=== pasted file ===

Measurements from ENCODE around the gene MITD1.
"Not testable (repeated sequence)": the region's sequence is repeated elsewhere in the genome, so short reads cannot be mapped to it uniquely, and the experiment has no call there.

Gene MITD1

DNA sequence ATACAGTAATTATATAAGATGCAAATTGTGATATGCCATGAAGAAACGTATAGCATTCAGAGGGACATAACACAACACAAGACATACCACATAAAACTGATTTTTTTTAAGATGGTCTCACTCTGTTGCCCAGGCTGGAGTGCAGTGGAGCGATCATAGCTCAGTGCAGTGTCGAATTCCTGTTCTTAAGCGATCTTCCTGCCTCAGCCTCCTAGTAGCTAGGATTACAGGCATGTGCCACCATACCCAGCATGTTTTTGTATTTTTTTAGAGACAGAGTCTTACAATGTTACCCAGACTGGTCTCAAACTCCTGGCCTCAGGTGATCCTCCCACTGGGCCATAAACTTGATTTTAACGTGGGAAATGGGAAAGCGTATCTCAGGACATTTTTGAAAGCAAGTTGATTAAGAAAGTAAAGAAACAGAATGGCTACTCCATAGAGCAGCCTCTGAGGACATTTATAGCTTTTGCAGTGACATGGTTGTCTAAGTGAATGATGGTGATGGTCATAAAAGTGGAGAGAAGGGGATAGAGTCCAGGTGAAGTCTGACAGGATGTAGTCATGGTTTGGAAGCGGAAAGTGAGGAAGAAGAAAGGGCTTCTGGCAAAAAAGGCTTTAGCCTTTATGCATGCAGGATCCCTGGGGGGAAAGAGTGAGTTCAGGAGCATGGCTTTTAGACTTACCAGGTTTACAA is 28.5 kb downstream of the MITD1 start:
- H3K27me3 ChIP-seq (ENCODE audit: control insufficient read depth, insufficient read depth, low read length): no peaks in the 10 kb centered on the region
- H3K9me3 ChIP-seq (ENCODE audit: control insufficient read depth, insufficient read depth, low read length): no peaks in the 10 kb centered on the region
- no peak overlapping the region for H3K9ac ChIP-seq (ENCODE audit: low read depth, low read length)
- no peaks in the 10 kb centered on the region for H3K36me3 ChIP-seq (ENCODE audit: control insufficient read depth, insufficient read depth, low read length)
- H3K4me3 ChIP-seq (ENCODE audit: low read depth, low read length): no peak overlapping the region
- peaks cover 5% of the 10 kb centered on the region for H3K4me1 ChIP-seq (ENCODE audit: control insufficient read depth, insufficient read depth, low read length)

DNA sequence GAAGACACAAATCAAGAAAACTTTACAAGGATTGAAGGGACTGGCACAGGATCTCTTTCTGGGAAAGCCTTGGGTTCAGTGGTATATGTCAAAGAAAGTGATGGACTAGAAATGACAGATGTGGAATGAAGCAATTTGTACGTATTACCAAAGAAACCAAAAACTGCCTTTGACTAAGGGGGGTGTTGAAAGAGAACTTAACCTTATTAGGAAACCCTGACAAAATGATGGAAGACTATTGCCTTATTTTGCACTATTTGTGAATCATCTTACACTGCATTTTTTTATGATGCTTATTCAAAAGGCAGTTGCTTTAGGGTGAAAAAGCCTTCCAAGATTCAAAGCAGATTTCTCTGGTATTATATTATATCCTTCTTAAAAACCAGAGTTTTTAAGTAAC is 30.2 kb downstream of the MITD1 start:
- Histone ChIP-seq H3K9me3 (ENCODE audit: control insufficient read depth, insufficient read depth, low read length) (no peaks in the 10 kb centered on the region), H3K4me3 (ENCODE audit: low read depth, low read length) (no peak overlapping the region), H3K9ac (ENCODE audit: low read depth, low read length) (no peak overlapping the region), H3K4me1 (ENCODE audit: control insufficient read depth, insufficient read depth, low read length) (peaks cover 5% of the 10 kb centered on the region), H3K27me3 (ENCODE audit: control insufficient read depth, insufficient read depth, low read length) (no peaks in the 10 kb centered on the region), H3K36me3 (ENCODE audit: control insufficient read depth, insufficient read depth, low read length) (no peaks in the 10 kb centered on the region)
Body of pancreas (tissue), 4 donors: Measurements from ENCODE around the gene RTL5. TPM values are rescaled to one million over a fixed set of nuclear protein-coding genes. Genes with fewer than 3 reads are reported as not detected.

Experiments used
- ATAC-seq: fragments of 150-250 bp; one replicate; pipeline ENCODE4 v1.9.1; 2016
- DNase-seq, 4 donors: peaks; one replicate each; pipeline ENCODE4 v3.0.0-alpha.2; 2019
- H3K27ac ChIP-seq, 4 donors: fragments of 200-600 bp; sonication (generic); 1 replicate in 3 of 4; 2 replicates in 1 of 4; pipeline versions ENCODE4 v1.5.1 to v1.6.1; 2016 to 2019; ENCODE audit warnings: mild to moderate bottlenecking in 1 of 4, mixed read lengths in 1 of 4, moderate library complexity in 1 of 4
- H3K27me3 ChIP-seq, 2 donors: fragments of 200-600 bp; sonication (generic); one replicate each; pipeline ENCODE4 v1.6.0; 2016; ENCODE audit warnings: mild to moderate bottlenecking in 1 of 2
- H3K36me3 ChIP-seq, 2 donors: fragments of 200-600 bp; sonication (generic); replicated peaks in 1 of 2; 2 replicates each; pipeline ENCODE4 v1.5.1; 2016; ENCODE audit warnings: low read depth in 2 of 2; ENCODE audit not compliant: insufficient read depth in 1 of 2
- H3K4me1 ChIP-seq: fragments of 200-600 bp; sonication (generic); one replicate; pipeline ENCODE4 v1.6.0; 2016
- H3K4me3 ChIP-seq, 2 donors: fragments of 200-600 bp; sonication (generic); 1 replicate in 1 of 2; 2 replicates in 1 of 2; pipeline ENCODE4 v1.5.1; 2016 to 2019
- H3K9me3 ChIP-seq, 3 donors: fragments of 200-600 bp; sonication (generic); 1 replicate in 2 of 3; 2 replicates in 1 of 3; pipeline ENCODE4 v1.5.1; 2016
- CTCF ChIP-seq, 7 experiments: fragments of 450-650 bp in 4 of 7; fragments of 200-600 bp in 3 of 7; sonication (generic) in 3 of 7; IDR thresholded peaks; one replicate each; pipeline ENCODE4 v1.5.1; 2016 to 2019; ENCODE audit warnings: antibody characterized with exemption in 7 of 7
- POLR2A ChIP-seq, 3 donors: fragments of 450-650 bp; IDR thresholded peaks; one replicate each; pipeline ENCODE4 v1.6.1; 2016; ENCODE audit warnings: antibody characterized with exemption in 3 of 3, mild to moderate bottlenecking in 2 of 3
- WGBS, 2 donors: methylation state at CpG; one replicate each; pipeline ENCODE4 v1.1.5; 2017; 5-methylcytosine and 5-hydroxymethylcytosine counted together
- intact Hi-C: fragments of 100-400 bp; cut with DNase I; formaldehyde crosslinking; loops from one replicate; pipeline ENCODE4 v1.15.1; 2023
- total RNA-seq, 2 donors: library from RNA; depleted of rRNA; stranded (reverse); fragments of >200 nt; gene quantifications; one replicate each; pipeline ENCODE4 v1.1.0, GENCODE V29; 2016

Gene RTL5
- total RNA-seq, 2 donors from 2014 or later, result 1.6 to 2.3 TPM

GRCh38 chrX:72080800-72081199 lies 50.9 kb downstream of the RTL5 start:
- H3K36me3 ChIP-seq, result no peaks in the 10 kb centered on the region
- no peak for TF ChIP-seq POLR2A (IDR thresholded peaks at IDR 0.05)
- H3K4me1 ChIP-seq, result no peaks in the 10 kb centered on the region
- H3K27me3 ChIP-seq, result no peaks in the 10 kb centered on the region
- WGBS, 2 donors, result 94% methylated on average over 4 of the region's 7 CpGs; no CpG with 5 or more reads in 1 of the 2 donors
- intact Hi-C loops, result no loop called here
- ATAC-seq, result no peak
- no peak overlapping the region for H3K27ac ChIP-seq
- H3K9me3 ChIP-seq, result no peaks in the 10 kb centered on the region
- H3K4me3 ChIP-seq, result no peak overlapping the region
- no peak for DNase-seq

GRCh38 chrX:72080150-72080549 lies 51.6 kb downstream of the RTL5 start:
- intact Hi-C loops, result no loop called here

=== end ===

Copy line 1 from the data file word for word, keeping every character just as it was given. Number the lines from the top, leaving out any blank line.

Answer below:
Measurements from ENCODE around the gene MITD1.